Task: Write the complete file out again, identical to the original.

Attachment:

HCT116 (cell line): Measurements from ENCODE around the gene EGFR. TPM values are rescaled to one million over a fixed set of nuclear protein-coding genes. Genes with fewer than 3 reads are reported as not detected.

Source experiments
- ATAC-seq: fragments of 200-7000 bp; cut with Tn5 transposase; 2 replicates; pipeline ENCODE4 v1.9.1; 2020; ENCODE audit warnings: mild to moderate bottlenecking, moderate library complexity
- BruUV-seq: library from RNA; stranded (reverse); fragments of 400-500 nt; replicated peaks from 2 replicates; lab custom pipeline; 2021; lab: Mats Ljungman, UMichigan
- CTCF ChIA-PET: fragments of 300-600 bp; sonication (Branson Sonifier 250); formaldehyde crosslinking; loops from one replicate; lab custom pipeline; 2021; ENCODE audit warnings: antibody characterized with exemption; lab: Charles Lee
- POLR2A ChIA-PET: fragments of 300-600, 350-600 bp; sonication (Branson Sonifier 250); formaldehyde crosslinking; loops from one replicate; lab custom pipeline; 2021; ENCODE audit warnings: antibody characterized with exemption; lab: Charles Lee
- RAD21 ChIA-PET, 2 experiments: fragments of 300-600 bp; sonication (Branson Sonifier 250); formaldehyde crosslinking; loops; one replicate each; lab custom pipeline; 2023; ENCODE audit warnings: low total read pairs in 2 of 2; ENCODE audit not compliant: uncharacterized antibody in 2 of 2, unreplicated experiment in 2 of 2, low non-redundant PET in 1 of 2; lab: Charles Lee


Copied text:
HCT116 (cell line): Measurements from ENCODE around the gene EGFR. TPM values are rescaled to one million over a fixed set of nuclear protein-coding genes. Genes with fewer than 3 reads are reported as not detected.

Source experiments
- ATAC-seq: fragments of 200-7000 bp; cut with Tn5 transposase; 2 replicates; pipeline ENCODE4 v1.9.1; 2020; ENCODE audit warnings: mild to moderate bottlenecking, moderate library complexity
- BruUV-seq: library from RNA; stranded (reverse); fragments of 400-500 nt; replicated peaks from 2 replicates; lab custom pipeline; 2021; lab: Mats Ljungman, UMichigan
- CTCF ChIA-PET: fragments of 300-600 bp; sonication (Branson Sonifier 250); formaldehyde crosslinking; loops from one replicate; lab custom pipeline; 2021; ENCODE audit warnings: antibody characterized with exemption; lab: Charles Lee
- POLR2A ChIA-PET: fragments of 300-600, 350-600 bp; sonication (Branson Sonifier 250); formaldehyde crosslinking; loops from one replicate; lab custom pipeline; 2021; ENCODE audit warnings: antibody characterized with exemption; lab: Charles Lee
- RAD21 ChIA-PET, 2 experiments: fragments of 300-600 bp; sonication (Branson Sonifier 250); formaldehyde crosslinking; loops; one replicate each; lab custom pipeline; 2023; ENCODE audit warnings: low total read pairs in 2 of 2; ENCODE audit not compliant: uncharacterized antibody in 2 of 2, unreplicated experiment in 2 of 2, low non-redundant PET in 1 of 2; lab: Charles Lee